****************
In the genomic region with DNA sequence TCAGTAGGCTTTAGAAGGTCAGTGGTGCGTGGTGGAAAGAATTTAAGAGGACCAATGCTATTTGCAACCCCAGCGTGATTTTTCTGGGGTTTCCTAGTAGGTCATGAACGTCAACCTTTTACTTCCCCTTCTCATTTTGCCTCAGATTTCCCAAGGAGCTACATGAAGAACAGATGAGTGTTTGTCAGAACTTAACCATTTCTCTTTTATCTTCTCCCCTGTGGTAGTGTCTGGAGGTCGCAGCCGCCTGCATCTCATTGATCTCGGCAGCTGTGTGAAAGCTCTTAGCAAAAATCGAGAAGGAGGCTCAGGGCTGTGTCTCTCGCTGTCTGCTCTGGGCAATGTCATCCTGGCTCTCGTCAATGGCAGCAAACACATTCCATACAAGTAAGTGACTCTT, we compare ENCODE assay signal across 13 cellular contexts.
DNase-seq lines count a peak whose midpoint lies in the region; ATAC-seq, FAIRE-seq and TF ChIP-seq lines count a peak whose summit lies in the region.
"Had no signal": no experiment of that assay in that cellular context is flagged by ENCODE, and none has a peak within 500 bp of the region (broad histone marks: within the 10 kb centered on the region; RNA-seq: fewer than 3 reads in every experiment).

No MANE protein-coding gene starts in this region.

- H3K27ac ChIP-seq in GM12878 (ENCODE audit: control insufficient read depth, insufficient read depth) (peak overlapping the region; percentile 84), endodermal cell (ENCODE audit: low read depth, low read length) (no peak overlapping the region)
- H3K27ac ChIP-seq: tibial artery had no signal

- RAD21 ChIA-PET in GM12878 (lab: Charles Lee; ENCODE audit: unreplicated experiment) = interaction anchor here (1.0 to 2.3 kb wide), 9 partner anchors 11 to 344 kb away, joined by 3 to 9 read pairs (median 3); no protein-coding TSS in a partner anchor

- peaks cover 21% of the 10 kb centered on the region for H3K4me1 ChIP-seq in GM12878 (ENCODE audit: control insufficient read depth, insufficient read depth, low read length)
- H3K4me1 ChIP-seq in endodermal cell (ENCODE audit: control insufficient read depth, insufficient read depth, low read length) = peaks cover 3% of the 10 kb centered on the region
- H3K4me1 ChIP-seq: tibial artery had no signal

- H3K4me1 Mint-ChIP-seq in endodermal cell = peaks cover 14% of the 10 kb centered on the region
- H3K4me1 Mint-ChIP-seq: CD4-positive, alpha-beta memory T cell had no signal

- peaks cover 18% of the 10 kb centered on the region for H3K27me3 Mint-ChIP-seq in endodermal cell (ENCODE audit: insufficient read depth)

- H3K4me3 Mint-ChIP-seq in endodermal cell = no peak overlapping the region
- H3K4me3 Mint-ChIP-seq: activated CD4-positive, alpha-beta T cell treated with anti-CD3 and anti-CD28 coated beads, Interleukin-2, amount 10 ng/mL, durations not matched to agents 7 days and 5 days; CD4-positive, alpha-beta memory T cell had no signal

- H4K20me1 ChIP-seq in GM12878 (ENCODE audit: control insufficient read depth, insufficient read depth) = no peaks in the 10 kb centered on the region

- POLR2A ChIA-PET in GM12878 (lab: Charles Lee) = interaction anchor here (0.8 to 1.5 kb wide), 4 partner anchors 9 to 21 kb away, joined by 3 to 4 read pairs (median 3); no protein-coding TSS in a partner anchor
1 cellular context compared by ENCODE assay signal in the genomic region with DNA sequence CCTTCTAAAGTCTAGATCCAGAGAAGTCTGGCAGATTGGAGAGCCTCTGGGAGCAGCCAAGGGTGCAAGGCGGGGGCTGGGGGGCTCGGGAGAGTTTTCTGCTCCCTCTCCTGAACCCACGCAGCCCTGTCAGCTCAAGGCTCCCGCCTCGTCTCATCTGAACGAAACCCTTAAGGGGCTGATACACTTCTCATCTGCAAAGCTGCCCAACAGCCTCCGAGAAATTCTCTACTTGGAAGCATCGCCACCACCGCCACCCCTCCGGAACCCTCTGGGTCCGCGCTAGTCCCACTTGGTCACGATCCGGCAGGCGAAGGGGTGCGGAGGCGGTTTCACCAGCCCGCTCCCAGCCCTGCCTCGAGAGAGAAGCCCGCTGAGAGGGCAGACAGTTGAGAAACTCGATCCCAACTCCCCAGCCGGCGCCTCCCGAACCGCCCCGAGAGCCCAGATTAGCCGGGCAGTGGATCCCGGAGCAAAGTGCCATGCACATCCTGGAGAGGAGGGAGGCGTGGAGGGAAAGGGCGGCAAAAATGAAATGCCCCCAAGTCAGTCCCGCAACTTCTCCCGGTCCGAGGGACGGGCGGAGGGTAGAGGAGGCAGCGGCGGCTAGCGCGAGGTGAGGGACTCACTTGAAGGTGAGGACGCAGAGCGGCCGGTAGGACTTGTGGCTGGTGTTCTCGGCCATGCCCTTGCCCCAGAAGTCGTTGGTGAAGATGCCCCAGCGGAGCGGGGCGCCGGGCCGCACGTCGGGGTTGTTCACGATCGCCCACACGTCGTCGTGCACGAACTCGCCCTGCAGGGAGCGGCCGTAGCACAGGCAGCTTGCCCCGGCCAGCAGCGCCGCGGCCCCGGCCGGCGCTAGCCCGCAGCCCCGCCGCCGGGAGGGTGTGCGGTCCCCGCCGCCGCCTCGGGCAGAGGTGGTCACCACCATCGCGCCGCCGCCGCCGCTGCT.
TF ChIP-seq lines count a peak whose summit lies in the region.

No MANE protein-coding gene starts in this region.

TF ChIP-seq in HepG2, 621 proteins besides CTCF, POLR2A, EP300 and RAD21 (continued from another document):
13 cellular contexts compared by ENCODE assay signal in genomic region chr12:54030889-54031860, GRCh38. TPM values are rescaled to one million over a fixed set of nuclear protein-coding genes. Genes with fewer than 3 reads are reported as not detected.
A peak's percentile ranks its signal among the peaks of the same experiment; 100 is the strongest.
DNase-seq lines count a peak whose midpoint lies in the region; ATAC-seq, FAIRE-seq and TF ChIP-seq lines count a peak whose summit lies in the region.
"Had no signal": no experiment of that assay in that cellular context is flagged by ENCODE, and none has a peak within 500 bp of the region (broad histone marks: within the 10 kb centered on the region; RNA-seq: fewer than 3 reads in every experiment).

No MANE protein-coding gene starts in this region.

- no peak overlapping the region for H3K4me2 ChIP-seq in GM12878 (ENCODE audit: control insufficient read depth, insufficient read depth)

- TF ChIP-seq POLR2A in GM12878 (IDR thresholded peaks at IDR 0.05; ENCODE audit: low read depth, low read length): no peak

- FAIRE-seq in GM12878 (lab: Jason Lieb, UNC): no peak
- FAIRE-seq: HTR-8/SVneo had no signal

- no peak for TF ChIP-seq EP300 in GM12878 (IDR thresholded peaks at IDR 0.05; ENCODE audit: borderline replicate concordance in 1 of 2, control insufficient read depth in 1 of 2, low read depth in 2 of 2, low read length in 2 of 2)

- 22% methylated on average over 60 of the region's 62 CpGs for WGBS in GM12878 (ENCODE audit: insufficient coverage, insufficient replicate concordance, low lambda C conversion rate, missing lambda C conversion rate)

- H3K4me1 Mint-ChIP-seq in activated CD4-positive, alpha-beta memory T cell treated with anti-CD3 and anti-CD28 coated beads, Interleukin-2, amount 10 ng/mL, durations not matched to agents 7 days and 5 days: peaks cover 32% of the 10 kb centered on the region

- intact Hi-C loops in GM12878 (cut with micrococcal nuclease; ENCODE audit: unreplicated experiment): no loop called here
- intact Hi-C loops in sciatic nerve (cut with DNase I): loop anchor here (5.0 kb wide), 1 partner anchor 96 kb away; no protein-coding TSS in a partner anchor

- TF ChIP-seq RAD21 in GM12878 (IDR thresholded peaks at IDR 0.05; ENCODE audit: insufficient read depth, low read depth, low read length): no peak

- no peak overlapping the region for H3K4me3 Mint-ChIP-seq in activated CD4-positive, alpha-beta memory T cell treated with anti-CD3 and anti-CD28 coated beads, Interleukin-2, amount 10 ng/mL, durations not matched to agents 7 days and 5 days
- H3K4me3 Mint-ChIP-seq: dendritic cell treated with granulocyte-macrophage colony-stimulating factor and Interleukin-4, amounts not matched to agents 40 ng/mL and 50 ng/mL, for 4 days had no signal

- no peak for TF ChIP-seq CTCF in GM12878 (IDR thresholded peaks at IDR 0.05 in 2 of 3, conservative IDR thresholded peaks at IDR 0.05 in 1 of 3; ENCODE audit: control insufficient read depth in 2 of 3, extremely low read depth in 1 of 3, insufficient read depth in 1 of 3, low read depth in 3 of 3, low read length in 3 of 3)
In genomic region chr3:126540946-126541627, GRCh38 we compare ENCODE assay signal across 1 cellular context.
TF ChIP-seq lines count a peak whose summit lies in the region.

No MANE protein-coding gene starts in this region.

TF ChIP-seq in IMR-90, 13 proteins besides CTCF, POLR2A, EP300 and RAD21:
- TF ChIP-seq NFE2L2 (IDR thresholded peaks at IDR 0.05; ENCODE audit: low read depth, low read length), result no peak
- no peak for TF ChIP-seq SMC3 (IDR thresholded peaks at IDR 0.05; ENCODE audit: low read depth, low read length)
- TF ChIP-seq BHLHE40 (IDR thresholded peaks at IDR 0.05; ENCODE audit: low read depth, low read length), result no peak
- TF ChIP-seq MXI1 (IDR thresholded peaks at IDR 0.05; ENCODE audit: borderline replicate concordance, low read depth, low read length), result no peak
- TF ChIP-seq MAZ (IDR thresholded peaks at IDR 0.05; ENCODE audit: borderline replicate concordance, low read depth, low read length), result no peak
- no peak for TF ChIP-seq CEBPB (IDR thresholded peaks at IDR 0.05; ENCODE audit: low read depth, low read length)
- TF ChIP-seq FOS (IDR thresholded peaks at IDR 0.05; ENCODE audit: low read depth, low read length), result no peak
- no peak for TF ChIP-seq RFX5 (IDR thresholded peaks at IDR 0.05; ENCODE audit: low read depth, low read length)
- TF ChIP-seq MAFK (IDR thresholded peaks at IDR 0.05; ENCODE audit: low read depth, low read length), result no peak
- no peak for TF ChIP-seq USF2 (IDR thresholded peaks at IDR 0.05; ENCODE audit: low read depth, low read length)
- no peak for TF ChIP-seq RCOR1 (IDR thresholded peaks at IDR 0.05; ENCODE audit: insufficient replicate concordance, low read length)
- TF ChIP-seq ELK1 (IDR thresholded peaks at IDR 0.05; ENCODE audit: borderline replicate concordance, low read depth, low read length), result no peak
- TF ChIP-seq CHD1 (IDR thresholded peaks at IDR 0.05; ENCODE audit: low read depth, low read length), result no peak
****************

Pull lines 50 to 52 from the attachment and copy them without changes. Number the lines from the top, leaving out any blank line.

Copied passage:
- TF ChIP-seq FOS (IDR thresholded peaks at IDR 0.05; ENCODE audit: low read depth, low read length), result no peak
- no peak for TF ChIP-seq RFX5 (IDR thresholded peaks at IDR 0.05; ENCODE audit: low read depth, low read length)
- TF ChIP-seq MAFK (IDR thresholded peaks at IDR 0.05; ENCODE audit: low read depth, low read length), result no peak